There are multiple sampling opportunities along the way, where you can taste many different kinds of chocolate to your heart's content – great fun for those with a sweet tooth! The museum also has its own restaurant, Octave, where you can enjoy typical Belgian dishes with a twist, combining classic flavors with contemporary influences.

A trip to Antwerp is not complete without a visit to Chocolate Nation – undoubtedly Belgium’s most delectable attraction! Especially not to be missed by chocolate lovers!

Operation Hours:
Museum – every day from 10.30 am to 9 pm (the last tour starts at 7.30 pm).
Octave restaurant – Tuesday to Saturday from 10 am. Closed Sunday-Monday.

Why you should visit:
A unique insight into Belgian chocolate traditions and innovations; packed with experiences and tales of chocolate brands and chocolatiers.

Tip:
The ticket prices include an audio guide and various chocolate tastings.
4
Vlaamse Opera (Flemish Opera)

4) Vlaamse Opera (Flemish Opera)

The Vlaamse Opera is the Flemish Opera financed by the Flemish Government and the city councils of Antwerp and Ghent. Directed by Aviel Cahn, this single opera company performs in both, Antwerp as well as Ghent. The Opera is carrying forward the trend of one opera company performing in two historical theatres of the Flemish region set in 1981 by Opera voor Vlaanderen.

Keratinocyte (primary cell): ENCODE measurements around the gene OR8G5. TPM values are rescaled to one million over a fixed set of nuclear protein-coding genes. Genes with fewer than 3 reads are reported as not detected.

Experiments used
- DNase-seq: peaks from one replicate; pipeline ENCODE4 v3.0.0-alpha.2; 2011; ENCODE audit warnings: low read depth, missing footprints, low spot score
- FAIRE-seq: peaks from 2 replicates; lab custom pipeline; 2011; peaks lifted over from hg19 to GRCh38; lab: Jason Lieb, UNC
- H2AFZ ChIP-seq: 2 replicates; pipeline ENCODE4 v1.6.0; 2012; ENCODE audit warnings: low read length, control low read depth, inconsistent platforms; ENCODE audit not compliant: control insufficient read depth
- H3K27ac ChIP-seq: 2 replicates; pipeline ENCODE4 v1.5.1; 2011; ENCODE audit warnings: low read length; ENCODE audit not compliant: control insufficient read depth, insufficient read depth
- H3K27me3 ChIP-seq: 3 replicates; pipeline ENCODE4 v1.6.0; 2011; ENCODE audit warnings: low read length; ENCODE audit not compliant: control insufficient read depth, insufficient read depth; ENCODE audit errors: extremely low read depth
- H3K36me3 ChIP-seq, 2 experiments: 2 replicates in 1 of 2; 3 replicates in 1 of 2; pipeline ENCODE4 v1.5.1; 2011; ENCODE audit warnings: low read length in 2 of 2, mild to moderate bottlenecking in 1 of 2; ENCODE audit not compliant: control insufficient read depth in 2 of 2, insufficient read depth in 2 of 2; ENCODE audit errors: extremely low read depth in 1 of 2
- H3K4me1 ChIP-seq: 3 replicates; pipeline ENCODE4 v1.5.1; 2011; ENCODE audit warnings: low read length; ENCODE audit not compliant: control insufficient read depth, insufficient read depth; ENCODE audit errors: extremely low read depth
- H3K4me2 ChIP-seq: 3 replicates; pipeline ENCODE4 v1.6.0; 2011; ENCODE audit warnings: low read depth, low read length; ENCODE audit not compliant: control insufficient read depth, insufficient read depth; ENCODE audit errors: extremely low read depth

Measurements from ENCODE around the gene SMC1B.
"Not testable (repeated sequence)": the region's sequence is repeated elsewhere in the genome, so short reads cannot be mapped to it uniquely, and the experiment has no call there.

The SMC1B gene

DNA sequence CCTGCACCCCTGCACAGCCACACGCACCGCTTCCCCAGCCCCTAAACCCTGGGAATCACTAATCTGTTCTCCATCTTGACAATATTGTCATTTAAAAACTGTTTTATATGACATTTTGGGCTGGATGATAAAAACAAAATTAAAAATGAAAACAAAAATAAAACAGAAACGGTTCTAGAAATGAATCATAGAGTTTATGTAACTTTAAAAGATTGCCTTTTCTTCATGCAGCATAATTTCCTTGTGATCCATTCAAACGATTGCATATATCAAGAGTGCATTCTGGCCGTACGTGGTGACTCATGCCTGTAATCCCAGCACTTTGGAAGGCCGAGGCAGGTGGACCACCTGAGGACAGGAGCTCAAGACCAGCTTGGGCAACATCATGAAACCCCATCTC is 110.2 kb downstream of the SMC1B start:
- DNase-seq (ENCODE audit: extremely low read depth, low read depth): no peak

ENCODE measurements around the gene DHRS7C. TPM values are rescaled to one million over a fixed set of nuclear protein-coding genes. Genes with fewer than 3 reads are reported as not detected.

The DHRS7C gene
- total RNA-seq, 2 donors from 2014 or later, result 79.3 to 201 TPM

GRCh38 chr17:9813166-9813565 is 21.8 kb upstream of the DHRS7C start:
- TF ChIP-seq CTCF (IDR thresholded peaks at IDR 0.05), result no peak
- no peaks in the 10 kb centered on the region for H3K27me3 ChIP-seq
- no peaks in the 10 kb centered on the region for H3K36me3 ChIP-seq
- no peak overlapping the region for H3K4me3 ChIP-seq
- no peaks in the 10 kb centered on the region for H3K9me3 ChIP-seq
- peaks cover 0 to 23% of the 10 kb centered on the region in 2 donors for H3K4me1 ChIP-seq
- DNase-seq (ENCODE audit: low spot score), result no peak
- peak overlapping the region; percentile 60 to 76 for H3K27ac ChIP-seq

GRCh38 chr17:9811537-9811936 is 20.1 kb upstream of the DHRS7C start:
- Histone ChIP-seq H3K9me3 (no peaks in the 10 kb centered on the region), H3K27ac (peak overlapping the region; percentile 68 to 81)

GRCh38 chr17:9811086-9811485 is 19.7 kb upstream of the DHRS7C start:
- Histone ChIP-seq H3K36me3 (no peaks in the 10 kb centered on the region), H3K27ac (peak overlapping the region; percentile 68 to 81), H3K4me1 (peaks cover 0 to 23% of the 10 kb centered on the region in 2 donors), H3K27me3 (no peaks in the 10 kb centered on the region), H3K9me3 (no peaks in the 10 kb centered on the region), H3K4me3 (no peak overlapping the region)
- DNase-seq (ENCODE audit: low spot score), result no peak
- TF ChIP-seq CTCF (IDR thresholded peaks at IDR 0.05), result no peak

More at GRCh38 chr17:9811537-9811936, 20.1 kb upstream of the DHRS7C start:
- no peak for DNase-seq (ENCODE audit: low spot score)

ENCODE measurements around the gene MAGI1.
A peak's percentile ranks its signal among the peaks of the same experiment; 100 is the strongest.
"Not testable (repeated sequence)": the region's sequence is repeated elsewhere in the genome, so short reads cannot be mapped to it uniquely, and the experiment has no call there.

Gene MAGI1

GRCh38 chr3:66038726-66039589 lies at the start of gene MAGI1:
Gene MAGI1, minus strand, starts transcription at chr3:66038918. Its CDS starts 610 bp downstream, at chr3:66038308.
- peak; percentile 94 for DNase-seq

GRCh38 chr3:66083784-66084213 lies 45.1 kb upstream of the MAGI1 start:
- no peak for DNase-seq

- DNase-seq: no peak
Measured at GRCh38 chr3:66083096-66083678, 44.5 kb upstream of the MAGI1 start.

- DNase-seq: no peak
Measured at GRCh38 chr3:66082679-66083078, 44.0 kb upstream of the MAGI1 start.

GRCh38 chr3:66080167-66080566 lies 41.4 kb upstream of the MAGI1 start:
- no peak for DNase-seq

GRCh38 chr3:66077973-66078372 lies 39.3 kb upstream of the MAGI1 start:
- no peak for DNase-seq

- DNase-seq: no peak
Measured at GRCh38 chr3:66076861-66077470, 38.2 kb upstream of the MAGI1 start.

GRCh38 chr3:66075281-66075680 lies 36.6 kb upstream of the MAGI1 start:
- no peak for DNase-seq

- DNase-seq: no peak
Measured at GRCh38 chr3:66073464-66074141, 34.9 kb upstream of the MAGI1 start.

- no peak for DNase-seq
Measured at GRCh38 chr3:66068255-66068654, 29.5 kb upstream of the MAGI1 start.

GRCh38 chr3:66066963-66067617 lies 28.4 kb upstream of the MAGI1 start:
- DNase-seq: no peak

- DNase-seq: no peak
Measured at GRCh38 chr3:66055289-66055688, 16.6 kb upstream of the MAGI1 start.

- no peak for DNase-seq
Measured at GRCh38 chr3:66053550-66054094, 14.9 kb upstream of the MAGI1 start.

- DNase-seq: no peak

The history of opera in Antwerp dates back to 1661 when performances were held at the Grote Markt. The influence of the French artists in the performance troupes led to the adoption of French as the official language for all performances. A theatre was first constructed in 1709 and even enjoyed royal patronage between the years 1815 – 1829. However, it never garnered the attention it deserved and was never big enough to entertain a large crowd. It was only in 1834 that a new theatre was built to this effect and is used to this date for theatre performances. After many discussions, work for renovation of the theatre was finally taken up in 2005 at a budget of 24 million euros. The seating in the main auditorium, office spaces for the theatre and a new heating system were put in place. Much of the renovation work still remains but the Vlaamse Opera’s contemporary performances are being conducted in the renovated building since 2007. The Opera never ceases to amaze its audience whether they are in Ghent or in Antwerp or whether they are performing a classic or something altogether anew.
5
Meir Shopping Street

5) Meir Shopping Street (must see)

Meir is a famous shopping destination for the city of Antwerp and, along with the New Street in Brussels, one of the most important shopping areas in Belgium. The Meir shopping district encompasses the streets surrounding Our Lady’s Cathedral all the way to the Central Station. Once used to store wet wood for furniture, the area has come a long way to be recognized as one of the prime areas for shopping in the country. Once being a small street on the outskirts of the city, today Meir is an integral part of the city center.

With the opening of the Stadsfeestzaal Shopping Centre in 2007, the Meir has become the most expensive shopping destination in the economic union of Benelux. The area is home to all major shopping brands and attracts over 200,000 visitors from neighboring states and other European countries.